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Gastrointestinal Oncology, Pancreatic Cancer
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Neoadjuvant Chemoradiation for Pancreatic Cancer

Published Online: June 3rd 2011 US Oncological Disease, 2006;1(1):51-3 DOI: https://doi.org/10.17925/OHR.2006.00.01.51
Authors: Robert C Moesinger
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Abstract:
Overview

Pancreatic adenocarcinoma is one of the great challenges to oncologic physicians and surgeons. Statistics for the US are typical. In 2006, it is expected that there will be 33,730 new cases of pancreatic adenocarcinoma with 32,300 deaths. This corresponds to a survival rate of approximately 4%. Resectional surgery, followed by adjuvant therapy, has been the best hope for long-term survival, but the results are still disappointing. Among patients with resectable disease, median, three-year and five-year survival is approximately 25 months, 35% and 20%, respectively, with multimodality treatment. These survival data are from series with large numbers of patients and are probably appropriate benchmarks against which to measure further trials.

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Neoadjuvant chemoradiation therapy has positively altered the natural history of several cancers, especially esophageal and rectal cancer, and many investigators are looking at neoadjuvant therapy in the treatment of pancreatic cancer. I hope to give a brief overview of where we stand in 2006 in terms of neoadjuvant chemoradiation therapy for pancreatic adenocarcinoma.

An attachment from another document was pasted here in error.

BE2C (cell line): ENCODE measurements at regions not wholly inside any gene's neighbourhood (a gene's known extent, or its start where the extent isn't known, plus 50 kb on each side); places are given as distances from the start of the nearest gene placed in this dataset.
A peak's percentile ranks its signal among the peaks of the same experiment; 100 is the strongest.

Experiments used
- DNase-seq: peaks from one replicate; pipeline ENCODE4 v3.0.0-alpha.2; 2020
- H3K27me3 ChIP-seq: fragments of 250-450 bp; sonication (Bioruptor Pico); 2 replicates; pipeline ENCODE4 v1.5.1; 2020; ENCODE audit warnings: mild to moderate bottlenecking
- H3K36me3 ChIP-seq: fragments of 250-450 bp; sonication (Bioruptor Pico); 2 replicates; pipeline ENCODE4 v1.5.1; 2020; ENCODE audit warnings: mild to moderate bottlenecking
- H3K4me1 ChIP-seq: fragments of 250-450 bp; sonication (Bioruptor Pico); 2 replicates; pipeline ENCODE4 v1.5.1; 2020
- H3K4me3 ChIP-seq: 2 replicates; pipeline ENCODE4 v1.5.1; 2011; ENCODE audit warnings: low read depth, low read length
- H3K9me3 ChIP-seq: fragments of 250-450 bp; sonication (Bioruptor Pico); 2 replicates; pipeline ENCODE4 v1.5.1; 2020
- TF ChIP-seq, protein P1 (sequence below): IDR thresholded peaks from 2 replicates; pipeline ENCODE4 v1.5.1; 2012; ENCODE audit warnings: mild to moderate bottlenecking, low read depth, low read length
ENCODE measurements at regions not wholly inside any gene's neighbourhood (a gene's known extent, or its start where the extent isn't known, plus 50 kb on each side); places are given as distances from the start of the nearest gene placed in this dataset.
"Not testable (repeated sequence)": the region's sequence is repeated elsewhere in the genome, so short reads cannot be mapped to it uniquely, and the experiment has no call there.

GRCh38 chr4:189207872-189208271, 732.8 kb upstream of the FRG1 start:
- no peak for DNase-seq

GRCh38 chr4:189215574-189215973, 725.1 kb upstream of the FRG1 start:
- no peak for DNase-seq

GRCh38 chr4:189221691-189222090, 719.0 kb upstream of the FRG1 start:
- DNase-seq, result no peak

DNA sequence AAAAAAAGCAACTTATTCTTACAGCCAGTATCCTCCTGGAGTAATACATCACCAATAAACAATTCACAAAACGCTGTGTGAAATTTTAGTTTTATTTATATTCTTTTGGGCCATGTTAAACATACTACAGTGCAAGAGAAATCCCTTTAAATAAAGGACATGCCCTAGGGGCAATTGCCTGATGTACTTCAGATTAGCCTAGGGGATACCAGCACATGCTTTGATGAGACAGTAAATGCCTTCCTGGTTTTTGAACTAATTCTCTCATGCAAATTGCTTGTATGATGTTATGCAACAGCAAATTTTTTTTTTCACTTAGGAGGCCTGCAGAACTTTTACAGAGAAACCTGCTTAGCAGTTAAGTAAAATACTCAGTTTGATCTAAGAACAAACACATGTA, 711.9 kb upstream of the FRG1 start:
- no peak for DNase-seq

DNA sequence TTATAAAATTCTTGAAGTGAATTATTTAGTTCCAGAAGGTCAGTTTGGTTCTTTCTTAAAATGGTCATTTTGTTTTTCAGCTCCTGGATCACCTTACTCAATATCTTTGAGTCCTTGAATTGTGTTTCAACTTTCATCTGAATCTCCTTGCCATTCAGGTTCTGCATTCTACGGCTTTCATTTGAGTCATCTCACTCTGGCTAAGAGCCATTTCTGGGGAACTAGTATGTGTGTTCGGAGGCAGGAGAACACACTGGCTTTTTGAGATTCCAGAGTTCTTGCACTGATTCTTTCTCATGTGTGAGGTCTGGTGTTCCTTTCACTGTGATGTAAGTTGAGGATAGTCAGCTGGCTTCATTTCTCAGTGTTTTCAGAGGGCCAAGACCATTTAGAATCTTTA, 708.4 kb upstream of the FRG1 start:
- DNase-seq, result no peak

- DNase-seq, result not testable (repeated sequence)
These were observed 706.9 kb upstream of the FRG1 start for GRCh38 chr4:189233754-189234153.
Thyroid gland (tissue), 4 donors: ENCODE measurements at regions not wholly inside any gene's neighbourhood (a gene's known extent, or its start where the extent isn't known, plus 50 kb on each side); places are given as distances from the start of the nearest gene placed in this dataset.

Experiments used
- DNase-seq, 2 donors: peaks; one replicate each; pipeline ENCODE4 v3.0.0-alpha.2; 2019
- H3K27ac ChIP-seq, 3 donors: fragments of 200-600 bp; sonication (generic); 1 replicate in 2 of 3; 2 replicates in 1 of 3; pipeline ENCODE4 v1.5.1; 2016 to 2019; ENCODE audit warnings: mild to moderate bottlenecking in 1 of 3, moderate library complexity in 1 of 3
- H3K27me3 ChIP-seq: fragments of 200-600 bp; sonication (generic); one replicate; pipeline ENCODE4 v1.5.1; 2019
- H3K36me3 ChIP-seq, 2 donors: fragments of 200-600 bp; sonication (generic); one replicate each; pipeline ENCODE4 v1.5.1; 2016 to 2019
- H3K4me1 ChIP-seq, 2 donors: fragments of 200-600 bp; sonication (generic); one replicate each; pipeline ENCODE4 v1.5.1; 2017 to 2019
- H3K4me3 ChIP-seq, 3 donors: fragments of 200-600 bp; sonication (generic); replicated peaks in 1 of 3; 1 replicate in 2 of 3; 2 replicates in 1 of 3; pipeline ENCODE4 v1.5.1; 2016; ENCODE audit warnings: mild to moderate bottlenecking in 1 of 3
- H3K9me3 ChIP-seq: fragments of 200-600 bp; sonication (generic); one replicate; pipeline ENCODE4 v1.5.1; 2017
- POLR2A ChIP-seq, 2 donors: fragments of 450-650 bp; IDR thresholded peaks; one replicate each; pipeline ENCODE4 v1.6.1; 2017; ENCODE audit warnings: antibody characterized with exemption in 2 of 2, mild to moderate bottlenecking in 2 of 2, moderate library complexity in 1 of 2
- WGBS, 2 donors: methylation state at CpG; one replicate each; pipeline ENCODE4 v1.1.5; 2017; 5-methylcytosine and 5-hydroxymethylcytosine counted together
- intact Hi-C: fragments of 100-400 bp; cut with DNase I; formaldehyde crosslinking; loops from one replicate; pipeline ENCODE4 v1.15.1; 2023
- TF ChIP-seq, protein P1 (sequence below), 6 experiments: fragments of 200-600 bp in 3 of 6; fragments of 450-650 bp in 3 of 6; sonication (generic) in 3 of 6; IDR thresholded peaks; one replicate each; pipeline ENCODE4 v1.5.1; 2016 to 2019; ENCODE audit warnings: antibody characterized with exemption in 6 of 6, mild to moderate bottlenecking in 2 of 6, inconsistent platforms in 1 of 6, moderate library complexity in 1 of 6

Chemoradiation therapy prior to pancreatic cancer surgery has a number of potential advantages over postoperative therapy. First, pancreatic cancer can be considered a systemic illness in most cases and neoadjuvant therapy provides systemic treatment within days of diagnosis. Second, patients undergo systemic therapy prior to the huge physiologic insult of a pancreatic resection. They are therefore more likely to complete their therapy and less likely to have complications or delays associated with being in the relatively debilitated postoperative state. Following pancreatic cancer surgery, 25% of patients adjuvant therapy is not received, delayed or truncated due to complications, morbidity or patient refusal.Third, patients whose disease progresses during neoadjuvant therapy selfselect for aggressive tumor biology, never come to surgery and avoid the morbidity of a pancreatic resection during their short time of survival. Fourth, the sterilization of the operative field by neoadjuvant therapy might decrease the risk of disseminating microscopic tumor during resection and also result in fewer positive margins. Fifth, radiation therapy generally is more effective in wellvascularized preoperative tissue compared to relatively hypoxic postoperative tissues. Sixth, bowel in the irradiated field is resected at the time of surgery, decreasing long-term effects of irradiated bowel.